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Andy Warhol in New York. The US Supreme Court has agreed to review a copyright dispute involving works of art by Warhol and a photographer who took an image of the musician Prince that the works are based on. Photo: AP

Row over Andy Warhol’s Prince paintings goes to US Supreme Court: photographer sues over copyright

  • Warhol’s 1984 paintings of the musician were based on a 1981 photo taken by Lynn Goldsmith for Newsweek magazine
  • Goldsmith is suing for copyright infringement over the fair use doctrine, and the case has been taken up by the Supreme Court

In a case that could help clarify when and how artists can make use of the work of others, the US Supreme Court has agreed to decide a copyright dispute between a photographer and Andy Warhol’s estate over Warhol’s 1984 paintings of rock star Prince.

The justices took up the Andy Warhol Foundation’s appeal of a lower-court ruling that his paintings – based on a photo of Prince that photographer Lynn Goldsmith had shot for Newsweek magazine in 1981 – were not protected by the copyright law doctrine called fair use. This doctrine permits unlicensed use of copyright-protected works under certain circumstances.

Goldsmith, 74, countersued Warhol’s estate for infringement in 2017 over the unlicensed paintings of Prince after the estate asked a Manhattan federal court to find that his works did not violate her rights. Warhol, who died in 1987, often based his art on photographs.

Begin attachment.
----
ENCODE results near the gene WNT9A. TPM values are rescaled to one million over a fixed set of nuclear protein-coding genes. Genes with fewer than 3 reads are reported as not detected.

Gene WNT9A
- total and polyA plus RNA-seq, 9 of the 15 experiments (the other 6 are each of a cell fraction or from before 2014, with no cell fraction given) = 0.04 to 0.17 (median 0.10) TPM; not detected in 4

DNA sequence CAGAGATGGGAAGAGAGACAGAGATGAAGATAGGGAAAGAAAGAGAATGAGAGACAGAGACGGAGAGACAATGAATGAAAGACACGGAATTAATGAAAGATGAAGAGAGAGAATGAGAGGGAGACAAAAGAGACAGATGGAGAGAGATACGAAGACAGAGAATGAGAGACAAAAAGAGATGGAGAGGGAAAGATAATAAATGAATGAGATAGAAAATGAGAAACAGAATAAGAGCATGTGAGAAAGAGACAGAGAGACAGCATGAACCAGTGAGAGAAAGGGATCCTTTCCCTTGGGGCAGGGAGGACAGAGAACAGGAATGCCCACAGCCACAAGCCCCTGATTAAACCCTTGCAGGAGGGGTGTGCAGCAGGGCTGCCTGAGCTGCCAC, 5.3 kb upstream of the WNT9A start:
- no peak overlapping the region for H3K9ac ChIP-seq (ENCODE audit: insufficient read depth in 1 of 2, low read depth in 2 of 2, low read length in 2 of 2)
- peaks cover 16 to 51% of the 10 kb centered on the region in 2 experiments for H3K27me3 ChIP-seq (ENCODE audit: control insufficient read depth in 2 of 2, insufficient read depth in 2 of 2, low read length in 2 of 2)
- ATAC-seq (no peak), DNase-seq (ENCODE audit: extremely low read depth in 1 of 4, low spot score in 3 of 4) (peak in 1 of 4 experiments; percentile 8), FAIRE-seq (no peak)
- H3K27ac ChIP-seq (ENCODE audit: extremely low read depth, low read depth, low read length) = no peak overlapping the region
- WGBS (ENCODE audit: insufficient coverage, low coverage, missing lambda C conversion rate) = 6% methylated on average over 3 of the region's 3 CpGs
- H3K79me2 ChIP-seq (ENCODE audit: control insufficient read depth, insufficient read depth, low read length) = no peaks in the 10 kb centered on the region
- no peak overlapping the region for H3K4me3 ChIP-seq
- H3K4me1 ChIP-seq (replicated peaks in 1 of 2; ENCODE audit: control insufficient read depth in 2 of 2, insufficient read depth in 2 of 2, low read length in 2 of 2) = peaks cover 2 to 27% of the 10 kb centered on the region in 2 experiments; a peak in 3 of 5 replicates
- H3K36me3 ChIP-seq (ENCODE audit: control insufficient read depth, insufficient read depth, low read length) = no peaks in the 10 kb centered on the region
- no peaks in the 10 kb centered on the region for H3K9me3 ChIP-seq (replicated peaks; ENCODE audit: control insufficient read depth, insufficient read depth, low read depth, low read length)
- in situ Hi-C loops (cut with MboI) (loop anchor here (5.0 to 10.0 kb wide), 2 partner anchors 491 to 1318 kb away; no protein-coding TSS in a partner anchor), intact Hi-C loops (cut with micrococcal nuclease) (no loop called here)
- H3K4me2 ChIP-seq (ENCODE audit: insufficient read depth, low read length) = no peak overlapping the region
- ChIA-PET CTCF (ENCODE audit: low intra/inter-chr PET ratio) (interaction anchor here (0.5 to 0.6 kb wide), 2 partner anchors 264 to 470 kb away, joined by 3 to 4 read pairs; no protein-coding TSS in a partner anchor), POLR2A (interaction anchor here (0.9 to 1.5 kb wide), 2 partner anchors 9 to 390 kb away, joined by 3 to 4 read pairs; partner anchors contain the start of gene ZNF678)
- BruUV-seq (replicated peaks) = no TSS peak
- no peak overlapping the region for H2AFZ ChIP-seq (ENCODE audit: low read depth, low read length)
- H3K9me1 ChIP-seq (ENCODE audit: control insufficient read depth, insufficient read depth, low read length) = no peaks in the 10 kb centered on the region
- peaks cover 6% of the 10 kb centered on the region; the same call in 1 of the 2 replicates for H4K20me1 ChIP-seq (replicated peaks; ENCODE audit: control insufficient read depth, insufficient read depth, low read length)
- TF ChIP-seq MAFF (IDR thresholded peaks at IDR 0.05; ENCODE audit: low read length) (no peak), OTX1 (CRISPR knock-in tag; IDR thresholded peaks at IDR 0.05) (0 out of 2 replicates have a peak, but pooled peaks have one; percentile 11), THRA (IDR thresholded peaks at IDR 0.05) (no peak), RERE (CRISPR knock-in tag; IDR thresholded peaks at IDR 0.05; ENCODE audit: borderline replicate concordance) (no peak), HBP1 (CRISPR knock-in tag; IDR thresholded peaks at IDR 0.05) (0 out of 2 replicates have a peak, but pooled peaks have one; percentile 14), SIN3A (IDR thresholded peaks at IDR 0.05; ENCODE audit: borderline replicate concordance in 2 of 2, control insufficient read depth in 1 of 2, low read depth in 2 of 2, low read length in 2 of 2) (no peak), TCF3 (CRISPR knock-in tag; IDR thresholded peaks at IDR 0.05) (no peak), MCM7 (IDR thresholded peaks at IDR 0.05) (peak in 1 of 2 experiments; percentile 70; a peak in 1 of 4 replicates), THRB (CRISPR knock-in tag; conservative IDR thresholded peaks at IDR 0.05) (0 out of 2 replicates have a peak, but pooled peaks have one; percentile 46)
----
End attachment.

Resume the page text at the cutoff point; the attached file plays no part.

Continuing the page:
Goldsmith, who has said she did not learn about the unlicensed works until after Prince died in 2016, asked the court to block Warhol’s estate from making further use of her work and for an unspecified amount of damages.

Andy Warhol’s Prince illustration based on the Lynn Goldsmith photograph as it appeared in Vanity Fair, as reproduced in court documents.

A judge ruled that Warhol’s works were protected against Goldsmith’s infringement claims by the fair use doctrine, finding they transformed Goldsmith’s portrayal of Prince as a “vulnerable human being” by depicting him as an “iconic, larger-than-life figure”.

After Goldsmith challenged that decision, the New York-based Court of Appeals for the Second Circuit last year found that Warhol’s paintings had not made fair use of the photo, allowing Goldsmith’s case to proceed.

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The court decided that a transformative work must have a “fundamentally different and new artistic purpose and character”, and that Warhol’s paintings were “much closer to presenting the same work in a different form”.

The Andy Warhol Foundation asked the Supreme Court in December to overturn the decision, arguing that it created “a cloud of legal uncertainty” for an entire genre of art like Warhol’s.

Warhol Foundation lawyer Roman Martinez said he welcomed the high court’s decision to hear the case and hopes it will “recognise that Andy Warhol’s transformative works of art are fully protected by law”.

Andy Warhol’s Prince Series, as reproduced in court documents.

Goldsmith said in a statement provided by one of her lawyers that she looks forward to continuing her legal fight at the Supreme Court.